Retail sales in the UK rose by both value and volume in March, according to the Office for National Statistics (ONS).
Data from the government organisation shows that, excluding petrol, the value and volume of sales grew 2.9 per cent and 0.9 per cent year-on-year, despite recent figures from the British Retail Consortium (BRC) painting an entirely different picture.
The BRC-KPMG Retail Sales Monitor for March suggested that annual sales for the month dropped further than they ever had in the 16 years since it began recording the figures, but ONS’s results tell a different story.
According to today’s statement, non-food sales were up by volume on the same month last year but food sales fell slightly.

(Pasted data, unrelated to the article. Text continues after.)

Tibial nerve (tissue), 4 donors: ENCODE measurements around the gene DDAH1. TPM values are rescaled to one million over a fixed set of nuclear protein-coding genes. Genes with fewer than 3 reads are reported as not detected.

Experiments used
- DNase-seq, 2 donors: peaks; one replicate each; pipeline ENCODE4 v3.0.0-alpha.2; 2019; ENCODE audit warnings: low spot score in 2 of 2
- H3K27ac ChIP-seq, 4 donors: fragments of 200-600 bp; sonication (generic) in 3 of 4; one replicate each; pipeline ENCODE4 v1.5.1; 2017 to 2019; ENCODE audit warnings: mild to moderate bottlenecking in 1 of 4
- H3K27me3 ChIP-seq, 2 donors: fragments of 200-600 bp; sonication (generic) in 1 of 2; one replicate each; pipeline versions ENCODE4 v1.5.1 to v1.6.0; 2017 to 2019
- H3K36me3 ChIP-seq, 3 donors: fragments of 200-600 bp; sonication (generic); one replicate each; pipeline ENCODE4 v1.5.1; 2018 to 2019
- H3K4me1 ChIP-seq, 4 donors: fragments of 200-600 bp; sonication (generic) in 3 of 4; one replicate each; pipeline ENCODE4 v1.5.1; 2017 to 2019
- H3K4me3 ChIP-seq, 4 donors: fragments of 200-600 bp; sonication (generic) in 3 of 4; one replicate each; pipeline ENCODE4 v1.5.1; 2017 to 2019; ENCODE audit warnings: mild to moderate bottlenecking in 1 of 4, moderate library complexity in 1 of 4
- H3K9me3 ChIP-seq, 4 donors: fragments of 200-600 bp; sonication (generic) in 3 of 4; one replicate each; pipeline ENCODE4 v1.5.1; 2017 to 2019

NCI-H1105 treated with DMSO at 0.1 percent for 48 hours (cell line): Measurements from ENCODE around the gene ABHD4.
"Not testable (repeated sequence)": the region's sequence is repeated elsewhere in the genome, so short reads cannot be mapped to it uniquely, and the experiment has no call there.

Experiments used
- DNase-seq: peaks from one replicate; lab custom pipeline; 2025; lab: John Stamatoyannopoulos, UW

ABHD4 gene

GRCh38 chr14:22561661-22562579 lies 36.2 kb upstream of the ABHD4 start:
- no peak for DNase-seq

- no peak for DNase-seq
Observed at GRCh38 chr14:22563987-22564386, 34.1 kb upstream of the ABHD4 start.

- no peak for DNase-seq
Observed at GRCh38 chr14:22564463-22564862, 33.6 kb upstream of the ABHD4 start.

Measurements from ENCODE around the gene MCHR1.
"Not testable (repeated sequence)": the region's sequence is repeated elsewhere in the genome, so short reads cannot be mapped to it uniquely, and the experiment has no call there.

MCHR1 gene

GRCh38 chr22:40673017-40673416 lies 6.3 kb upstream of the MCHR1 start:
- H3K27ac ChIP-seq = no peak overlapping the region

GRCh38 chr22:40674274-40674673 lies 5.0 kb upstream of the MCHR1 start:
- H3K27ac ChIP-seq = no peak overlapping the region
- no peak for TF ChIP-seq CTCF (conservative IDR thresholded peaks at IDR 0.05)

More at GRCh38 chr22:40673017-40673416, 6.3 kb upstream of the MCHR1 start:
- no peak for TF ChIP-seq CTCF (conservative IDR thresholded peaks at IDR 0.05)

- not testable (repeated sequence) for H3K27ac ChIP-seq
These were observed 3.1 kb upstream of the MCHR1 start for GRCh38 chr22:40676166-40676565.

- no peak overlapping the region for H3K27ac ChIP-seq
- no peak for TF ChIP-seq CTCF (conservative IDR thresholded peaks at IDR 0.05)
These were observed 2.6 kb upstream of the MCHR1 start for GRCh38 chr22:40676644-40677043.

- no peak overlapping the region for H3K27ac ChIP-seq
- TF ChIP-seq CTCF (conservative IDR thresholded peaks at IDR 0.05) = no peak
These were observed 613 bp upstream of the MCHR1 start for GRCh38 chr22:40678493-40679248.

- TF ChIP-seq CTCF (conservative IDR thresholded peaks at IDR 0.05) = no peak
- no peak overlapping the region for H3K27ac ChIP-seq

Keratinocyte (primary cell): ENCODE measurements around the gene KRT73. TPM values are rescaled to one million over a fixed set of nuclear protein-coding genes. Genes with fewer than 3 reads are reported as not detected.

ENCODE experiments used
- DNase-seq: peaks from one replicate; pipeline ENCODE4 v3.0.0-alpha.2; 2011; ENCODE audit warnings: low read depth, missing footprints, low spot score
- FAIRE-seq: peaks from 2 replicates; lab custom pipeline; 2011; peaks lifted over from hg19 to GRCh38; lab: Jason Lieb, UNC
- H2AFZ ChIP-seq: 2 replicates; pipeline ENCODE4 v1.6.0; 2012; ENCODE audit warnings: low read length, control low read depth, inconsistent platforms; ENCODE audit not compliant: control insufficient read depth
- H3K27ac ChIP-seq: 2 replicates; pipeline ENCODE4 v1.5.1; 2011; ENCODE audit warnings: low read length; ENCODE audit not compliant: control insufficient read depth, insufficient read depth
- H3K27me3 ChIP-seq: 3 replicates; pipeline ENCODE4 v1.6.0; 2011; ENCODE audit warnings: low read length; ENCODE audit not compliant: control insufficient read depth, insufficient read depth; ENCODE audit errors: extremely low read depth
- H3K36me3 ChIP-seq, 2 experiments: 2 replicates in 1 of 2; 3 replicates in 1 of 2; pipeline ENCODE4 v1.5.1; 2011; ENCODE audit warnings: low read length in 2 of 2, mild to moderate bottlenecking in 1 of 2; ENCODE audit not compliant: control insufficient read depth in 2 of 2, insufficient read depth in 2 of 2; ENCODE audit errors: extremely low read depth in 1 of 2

“Within predominantly non-food stores, the largest rise was in other stores which rose by 8.2 per cent,” it added.
“Non-specialised stores rose by 5.5 per cent. Household goods stores fell by 7.7 per cent. Textile, clothing & footwear stores fell by 1.9 per cent over the period.”
Sales for the non-store retailing sector, which includes goods purchased online and via channels such as catalogues and TV, were 13.1 per cent higher than a year ago.
Part of the reason for the difference in results is that the ONS’s data is seasonally adjusted but the BRC’s is not.
Retail Analyst at Arden Partners Nick Bubb told Retail Gazette that scaremongering about March’s figures “is silly” due to the fact the traditionally busy Easter weekend falls in April this year.
He added: “It will not be until early May until things settle down. We will then be able to make more sense of the life-for-like retail sales figures, which won’t be skewed by uneven seasonal comparisons.”